Alejandro Rojas

Mar 17, 2022
Arkansas researchers lead fight against pathogens in greenhouses, hydroponics

In even the most controlled of environments, some things are just going to be out of growers’ control. Researchers at the Arkansas Agricultural Experiment Station are working to understand those variables, including soilborne pathogens and other disease factors that attack plants, to give farmers, horticulturists and others the best possible advantage.

Alejandro Rojas, assistant professor of soilborne pathology and ecology for the Experiment Station, the research arm of the University of Arkansas System Division of Agriculture, recently presented aspects of the latest research into plant pathogens and disease management within greenhouses and hydroponic systems at the 40th annual Oklahoma & Arkansas Horticulture Industries Show, held in Fayetteville, Arkansas.

“We are trying to understand and develop management recommendations in hydroponics for production of leafy greens,” Rojas said. “The session was focused on controlled environments, and there are a good number of growers in the region using this system to produce mainly leafy greens, but diseases and their management is one of the concerns that will always exist.”

Rojas said the key to success in these managed systems is “to act preventively instead of reactively, so we try to be ahead of potential disease issues that could affect their production.”

Various hydroponic production systems have been in use since the 1930s. The systems tend to increase yield, reduce weed competition and reduce the chance for contamination. However, Rojas said, wherever a host, a conducive environment and a pathogen come together, disease will occur.

“The appearance of disease is often related to some stress or condition that is favoring a pathogen to propagate, and as I say often, disease is the ultimate consequence of a certain condition that caused stress on the plants,” Rojas said.

During his presentation, Rojas recommended growers make use of plant diagnostic laboratories in their respective areas. In Arkansas, the Division of Agriculture offers multiple services, including the Water Quality Laboratory, the Plant Health Clinic, the Soil and Plant Testing Laboratory and more. A full list of the diagnostic and testing services offered by the Division of Agriculture can be found at

Rojas said that making use of the available diagnostic resources was the best way for growers of all levels, from hobbyists to commercial producers, to manage pests, pathogens and problems.

“The first question that we get is ‘what is killing my plants?’ The second is ‘how could I manage the disease?’ For that reason, I introduced the importance of submitting proper samples to the Plant Health Clinic,” Rojas said. “In that way, like a doctor, if we know what is causing the disease, we could do the appropriate recommendations.”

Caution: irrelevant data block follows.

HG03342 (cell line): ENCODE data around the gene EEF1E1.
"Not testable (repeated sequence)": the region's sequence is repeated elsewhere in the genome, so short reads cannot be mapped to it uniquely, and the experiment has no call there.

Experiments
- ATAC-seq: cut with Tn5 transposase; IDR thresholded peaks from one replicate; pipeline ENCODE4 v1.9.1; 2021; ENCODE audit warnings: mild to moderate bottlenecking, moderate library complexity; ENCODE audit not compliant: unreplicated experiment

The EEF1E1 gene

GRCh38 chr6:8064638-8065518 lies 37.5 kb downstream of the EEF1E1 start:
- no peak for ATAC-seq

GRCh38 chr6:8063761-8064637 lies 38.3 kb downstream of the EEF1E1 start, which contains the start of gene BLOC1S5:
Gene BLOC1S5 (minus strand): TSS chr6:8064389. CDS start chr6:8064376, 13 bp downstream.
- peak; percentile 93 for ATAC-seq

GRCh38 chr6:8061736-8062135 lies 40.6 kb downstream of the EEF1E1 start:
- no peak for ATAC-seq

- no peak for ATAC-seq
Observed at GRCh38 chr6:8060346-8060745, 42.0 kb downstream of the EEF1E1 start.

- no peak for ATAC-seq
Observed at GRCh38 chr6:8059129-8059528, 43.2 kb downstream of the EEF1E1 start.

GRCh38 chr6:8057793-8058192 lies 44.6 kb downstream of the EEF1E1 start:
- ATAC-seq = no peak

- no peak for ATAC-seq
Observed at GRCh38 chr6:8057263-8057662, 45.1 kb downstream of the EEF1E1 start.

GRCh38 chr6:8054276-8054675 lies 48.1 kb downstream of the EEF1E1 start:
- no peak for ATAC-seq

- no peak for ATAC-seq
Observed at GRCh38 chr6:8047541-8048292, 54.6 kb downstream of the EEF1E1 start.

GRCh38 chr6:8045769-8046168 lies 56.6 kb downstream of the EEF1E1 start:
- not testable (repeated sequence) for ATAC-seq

Rojas said that many, but not all, of the problems encountered in hydroponic systems are caused by water molds, such as Pythium and Phytophthora.

“They are by far some of the most important issues,” he said. “Nonetheless, they are not the only ones. Some fungi like Fusarium are also frequent in hydroponic systems.”

Overall, Rojas advises hydroponic and greenhouse growers to approach pest management like a wellness program, rather than relying on the emergency room. The approach involves first identifying potential sources of diseases and other hazards, including new plants and seeds, used containers and contaminated materials, soil, water or other media. Other management practices include buying plants or seeds from certified sources, inspecting new material coming into a given production system and being willing to reject deliveries containing infected plant material.

Rojas said his research, which is being conducted in concert with Experiment Station researchers Ryan Dickson, assistant professor of horticulture, and Kristen Gibson, associate professor of food science, will continue to pursue and understanding of “how regulating nutrient solutions could help to reduce the impact and manage plant pathogens in hydroponics systems.

Rojas, Dickson and Gibson received a Critical Agricultural Research and Extension grant from the U.S. Department of Agriculture’s National Institute of Food and Agriculture to support the project.

“We expect to develop a set of recommendations that could help regional and national growers,” Rojas said. “In addition, in a recent proposal, we are focusing on having a better understanding of those critical points in production systems and the extent of potential pathogens. By identifying those critical points, we hope to educate growers on how to better approach these areas to improve production.”

​To learn more about the Division of Agriculture research, visit the Arkansas Agricultural Experiment Station website:

Ryan McGeeney, University of Arkansas

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